Colours don’t actually exist, they are purely the way we experience the different wavelengths of light which enter our eyes hitting an array of photoreceptors on the retina, our brains then interpret the resulting stimuli, producing an experience we call “colour”.
We see colour therefore everywhere, but because it is so ubiquitous we usually just take it for granted, paying it little attention, but it actually has a huge effect on our emotions and psychological state.
We find blues soothing, yellows stimulating, greens balanced and harmonious, where as reds are aggressive and have even more visual impact due to their short wavelength, making them appear nearer than they really are.
Colours can be strong and bold, or subtle and washed-out, they can be contrasted against each other, used in harmony, or balanced against each other.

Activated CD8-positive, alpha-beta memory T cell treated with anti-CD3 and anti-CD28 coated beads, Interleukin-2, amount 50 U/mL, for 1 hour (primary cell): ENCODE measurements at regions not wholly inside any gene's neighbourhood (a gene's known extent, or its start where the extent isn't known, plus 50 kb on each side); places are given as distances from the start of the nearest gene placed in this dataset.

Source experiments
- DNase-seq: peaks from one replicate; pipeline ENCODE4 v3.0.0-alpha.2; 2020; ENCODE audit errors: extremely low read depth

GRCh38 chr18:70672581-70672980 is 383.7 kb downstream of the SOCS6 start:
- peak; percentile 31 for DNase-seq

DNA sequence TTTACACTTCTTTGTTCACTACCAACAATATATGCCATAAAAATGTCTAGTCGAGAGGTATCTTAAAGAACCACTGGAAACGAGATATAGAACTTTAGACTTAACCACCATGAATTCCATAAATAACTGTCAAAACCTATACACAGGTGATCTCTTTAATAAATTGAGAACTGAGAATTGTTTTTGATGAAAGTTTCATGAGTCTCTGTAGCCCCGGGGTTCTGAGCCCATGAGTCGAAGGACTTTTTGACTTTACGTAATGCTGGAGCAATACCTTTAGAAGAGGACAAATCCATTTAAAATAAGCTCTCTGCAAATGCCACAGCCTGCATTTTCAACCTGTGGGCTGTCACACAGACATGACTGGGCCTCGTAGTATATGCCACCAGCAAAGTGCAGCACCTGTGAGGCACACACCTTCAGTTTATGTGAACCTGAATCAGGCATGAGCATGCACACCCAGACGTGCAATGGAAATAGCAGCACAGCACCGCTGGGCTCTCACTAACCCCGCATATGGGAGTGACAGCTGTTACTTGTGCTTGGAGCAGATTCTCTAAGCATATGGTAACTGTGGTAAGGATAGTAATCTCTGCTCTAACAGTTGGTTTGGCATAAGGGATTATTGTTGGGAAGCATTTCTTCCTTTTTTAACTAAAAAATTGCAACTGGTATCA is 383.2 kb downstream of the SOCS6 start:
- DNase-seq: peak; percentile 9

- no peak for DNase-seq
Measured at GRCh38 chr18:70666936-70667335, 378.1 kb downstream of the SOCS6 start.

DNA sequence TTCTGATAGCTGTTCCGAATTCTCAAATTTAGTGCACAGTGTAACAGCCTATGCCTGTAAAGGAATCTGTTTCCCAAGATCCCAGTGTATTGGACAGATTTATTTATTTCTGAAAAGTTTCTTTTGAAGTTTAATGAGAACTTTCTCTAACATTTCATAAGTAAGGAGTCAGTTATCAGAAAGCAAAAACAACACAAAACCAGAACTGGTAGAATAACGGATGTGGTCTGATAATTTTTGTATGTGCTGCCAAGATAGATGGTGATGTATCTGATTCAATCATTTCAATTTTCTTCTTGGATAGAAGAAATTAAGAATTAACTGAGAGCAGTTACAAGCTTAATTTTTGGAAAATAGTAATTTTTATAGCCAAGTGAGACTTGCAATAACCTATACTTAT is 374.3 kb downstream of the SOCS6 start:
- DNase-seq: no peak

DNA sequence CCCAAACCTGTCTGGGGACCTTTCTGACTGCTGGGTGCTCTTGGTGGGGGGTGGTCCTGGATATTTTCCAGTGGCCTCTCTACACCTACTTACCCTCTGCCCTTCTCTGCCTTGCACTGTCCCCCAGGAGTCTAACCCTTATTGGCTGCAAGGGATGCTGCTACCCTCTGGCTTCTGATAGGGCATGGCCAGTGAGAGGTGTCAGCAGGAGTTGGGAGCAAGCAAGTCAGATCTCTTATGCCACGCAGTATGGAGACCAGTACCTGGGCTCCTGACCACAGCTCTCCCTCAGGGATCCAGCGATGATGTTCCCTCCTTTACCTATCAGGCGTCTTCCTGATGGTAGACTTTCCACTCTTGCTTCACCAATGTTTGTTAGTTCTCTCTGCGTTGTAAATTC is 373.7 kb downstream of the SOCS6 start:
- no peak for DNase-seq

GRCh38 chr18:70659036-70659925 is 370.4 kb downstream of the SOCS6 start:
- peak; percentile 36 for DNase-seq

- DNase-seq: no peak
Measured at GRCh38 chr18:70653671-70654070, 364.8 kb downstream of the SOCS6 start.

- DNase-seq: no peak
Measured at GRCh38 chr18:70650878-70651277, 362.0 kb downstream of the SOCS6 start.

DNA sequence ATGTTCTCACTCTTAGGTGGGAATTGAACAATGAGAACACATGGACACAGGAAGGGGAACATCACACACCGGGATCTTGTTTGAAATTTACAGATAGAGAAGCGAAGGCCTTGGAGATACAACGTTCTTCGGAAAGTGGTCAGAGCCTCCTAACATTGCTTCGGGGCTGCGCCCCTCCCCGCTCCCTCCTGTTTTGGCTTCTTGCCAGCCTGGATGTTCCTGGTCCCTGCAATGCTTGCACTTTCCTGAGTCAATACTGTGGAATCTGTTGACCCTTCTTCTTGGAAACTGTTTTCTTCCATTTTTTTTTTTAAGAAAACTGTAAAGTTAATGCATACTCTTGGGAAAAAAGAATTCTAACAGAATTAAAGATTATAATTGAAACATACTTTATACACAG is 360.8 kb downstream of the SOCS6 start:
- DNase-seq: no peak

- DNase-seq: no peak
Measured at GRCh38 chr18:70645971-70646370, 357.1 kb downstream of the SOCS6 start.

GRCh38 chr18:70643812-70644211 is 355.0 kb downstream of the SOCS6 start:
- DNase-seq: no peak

We’ll take a wander around the Lietzenburger See in Charlottenburg, and see what nature has to offer us in terms of colour this spring.
- Complementary = Strong visual contrast
- Analogous = Harmonious
- Triadic = Vibrant
- Split complimentary = Strong visual contrast, but less tension
- Tetradic = Rich
- Square = Best if only on colour dominates
Colour theory is a science and far too detailed to go into here, so this is just for basic knowledge.
Some examples illustrating the technique
Tips for when on location
- When the subject is a contrasting colour to the background, the composition has what is known as strong “figure to ground”.
- To create a warm, energetic mood use reds, oranges and yellows.
- To create a cool, relaxed mood use blues, turquoise and greens.
© Andrew James Kirkwood – 2017